Photoillustration based on images by Pete Souza/Wikimedia Commons,;

No housing bargains today. Or housing.

In every other developed country, there is social housing for those in need. Not here.

GUILFORD — Recently, I read a story about a family of four - granted, two were very young - who were so excited about all the money they were saving living in a tiny house.

I read another story about a young man who had no cash, so he has tricked out a semi-truck interior. The previous week, it was a renovated shipping container from Lowe's; the week before, it was a fully fixed-up ancient school bus.

Some of these projects look like they might be OK places to live, especially if you live in a climate where you can be outdoors much of the time - but that's a very quickly shrinking portion of the world.

This is the wealthiest country in the history of the world, as Noam Chomsky reminds us. What is going on?

* * *

I am 69 years old. The people in my generation - and, even more so, the generation older than I am - were able to purchase homes at prices that haven't been seen for decades, at sweet mortgage interest rates that made it possible in many cases for one parent to work and the family to prosper.

This mostly applies to white Americans, as the G.I. Bill mainly helped almost all white soldiers returning from World War II become homeowners.

When I was starting to look for my own housing, amazing deals on land and fixer-uppers, as well as reasonably priced starter homes, existed - and, in fact, were still abundant in some cities and states.

Even for Black homebuyers, who in many cases were blocked by redlining (policies created by banks to keep the suburbs white) 40 years ago, homes were more affordable, and many Black families took advantage of these relatively low prices.

Today, there are no housing bargains. In fact, in many states and cities, there is no housing at all for anyone except the most affluent.

With no real incentives from the government to build workforce housing, developers build to make the largest profit - and they find the large profits in luxury housing.

In Vermont, not only is the great housing deal a thing of the past, but there are also no rentals available.

Some friends recently applied for a rental in my small town, Brattleboro, and when the landlord told them he would rent to them, he informed them that he had received 119 applications, and the place was listed publicly for about a week - if that.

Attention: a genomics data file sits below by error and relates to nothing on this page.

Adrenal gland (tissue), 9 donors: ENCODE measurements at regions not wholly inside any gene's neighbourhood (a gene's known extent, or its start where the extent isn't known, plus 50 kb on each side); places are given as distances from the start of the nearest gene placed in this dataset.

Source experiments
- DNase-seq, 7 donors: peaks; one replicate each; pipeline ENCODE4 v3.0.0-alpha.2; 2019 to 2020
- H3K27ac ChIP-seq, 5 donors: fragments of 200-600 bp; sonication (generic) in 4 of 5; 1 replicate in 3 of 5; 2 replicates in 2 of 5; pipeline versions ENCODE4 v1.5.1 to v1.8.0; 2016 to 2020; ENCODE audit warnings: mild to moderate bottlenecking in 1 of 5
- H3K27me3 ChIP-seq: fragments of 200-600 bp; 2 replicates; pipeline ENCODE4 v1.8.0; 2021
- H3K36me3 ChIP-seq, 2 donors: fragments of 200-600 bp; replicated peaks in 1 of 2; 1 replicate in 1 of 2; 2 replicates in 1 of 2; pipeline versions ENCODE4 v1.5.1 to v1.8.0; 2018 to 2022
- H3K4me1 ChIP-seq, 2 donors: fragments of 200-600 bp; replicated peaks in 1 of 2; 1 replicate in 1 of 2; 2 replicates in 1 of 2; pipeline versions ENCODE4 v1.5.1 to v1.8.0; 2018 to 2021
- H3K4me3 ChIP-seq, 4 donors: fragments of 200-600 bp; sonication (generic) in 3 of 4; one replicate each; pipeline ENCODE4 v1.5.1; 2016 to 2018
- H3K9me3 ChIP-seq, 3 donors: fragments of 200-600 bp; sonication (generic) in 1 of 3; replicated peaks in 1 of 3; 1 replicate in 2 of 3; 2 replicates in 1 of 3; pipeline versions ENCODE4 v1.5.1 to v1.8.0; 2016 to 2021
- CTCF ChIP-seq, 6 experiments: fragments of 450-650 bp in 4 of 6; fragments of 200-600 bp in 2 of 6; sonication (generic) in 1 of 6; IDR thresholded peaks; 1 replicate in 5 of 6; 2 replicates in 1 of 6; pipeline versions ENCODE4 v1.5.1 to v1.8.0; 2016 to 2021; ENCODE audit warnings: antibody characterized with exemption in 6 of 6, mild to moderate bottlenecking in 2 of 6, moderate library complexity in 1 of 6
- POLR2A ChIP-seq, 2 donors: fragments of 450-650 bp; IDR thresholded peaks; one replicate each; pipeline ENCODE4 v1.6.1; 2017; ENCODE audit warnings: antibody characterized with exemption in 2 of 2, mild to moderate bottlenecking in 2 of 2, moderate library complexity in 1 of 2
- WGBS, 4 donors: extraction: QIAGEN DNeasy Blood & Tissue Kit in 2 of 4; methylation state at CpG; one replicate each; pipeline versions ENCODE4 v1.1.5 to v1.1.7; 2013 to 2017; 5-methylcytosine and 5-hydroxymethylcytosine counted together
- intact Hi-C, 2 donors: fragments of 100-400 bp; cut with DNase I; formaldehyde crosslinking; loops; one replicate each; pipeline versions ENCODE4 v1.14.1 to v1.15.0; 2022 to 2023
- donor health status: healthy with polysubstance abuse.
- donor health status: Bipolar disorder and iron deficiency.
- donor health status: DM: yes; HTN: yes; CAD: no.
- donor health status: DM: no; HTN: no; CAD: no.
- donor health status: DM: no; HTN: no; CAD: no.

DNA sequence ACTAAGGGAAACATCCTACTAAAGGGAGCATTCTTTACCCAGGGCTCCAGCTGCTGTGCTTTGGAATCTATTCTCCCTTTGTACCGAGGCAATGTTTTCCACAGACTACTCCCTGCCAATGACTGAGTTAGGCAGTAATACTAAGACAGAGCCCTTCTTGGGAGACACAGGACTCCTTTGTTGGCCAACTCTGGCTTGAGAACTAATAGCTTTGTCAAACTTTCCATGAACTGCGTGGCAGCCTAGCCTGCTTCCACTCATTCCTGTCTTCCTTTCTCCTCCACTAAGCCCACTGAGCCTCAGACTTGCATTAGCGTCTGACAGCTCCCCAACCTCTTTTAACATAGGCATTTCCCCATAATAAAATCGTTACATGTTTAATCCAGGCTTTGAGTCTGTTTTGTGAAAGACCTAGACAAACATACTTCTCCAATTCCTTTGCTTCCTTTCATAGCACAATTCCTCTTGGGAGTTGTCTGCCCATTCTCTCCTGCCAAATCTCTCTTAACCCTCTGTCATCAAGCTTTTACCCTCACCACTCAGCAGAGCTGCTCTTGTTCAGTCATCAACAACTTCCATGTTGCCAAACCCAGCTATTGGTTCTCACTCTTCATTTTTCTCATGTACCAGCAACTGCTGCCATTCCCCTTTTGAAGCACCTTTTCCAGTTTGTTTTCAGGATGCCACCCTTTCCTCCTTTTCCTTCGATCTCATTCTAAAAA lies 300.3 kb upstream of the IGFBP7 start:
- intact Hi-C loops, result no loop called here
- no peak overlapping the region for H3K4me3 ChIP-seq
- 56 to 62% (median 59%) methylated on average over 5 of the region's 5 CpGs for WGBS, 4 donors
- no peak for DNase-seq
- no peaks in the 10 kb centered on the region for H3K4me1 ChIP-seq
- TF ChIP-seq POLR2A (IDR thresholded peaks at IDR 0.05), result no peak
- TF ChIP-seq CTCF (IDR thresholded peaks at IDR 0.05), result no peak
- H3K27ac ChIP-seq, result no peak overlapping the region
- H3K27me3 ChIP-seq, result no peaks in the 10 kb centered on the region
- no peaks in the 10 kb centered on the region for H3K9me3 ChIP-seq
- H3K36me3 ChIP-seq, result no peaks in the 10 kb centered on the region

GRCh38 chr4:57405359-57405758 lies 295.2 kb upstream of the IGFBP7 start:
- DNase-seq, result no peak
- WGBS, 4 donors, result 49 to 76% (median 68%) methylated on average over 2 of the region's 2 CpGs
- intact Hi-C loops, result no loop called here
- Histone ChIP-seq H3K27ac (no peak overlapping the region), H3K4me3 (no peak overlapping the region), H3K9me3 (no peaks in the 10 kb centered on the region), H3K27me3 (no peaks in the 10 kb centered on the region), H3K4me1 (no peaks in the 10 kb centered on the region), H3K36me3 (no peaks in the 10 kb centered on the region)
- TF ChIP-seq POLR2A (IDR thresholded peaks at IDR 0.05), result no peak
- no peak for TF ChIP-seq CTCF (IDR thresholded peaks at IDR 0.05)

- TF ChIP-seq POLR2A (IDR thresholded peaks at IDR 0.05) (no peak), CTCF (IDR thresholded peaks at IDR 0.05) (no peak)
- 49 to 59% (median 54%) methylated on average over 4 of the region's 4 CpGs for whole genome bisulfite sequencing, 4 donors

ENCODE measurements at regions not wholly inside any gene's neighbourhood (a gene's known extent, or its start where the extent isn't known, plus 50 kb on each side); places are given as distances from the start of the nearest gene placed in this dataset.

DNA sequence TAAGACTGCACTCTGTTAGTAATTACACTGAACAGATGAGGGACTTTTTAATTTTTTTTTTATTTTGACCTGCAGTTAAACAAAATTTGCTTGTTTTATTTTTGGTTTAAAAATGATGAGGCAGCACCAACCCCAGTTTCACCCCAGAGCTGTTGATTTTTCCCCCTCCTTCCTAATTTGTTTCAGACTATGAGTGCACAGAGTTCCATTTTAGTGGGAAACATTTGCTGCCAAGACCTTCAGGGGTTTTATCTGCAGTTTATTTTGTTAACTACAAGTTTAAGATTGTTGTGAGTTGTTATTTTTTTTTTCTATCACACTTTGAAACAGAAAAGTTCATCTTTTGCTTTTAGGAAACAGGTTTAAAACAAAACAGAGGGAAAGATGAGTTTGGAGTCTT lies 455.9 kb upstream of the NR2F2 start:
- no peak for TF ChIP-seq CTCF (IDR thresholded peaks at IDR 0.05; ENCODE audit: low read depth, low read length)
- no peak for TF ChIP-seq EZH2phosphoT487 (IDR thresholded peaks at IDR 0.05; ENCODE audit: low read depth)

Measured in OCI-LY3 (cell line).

* * *

What appears to be happening is that, like so many other long-term failures, the housing crisis can be laid at the dead, unmourned feet of Ronald Reagan.

Before 1980, the federal government built housing. During Reagan's transformational eight years as president, he essentially disposed of this concept.

Reagan sponsored a completely inadequate supposed substitute for building the housing desperately needed by a fast-growing country. The population has grown by a full third from 1980 until today, yet the federal government has not built any housing for the 105 million more people who now live here.

Instead, the failed Reagan plan called for tax breaks to developers to build a small number of market-rate apartments in their upscale projects.

Reagan said in 1981 that every church and synagogue should take in "10 welfare families" and - voilà! - no more homelessness.

He also turned his back on a scandal in which money from the Department of Housing and Urban Development was given to Republican consultants to confer on how to stop building housing altogether instead of using it as intended: building and repairing low-income housing.

It seems to some that the housing crisis has happened quickly, but I would argue that it has been four decades in the making.

* * *

In every other developed country, there is social housing for those in need.

In Vienna, Austria, the social housing is so desirable that 78% are renters, many by choice. The rentals are mixed income, and are a major social network in the city.

How social housing is viewed in Europe varies by country, but there is nothing like the problems poor people face in the United States.

There is no developed country in the world besides the United States where so many vulnerable people are unhoused: the very ill, the mothers who have just given birth, the elderly people who worked all their lives, the veterans who fought for their country.

We will continue to see the youth, and the not-so-young, of America creatively housing themselves, whether in the shed set up in Mom and Dad's backyard, in the ubiquitous garage and basement apartments for the more fortunate, in the old used RVs, or possibly in a regrowth of house shares, communes, and other methods of keeping a roof over one's head.

What is highly unlikely is that we will see a time in the near future when the current younger generation is heading to the local savings and loan for a mortgage.

Nancy Braus, an independent bookseller, is a longtime activist.

This Voices Viewpoint was submitted to The Commons.

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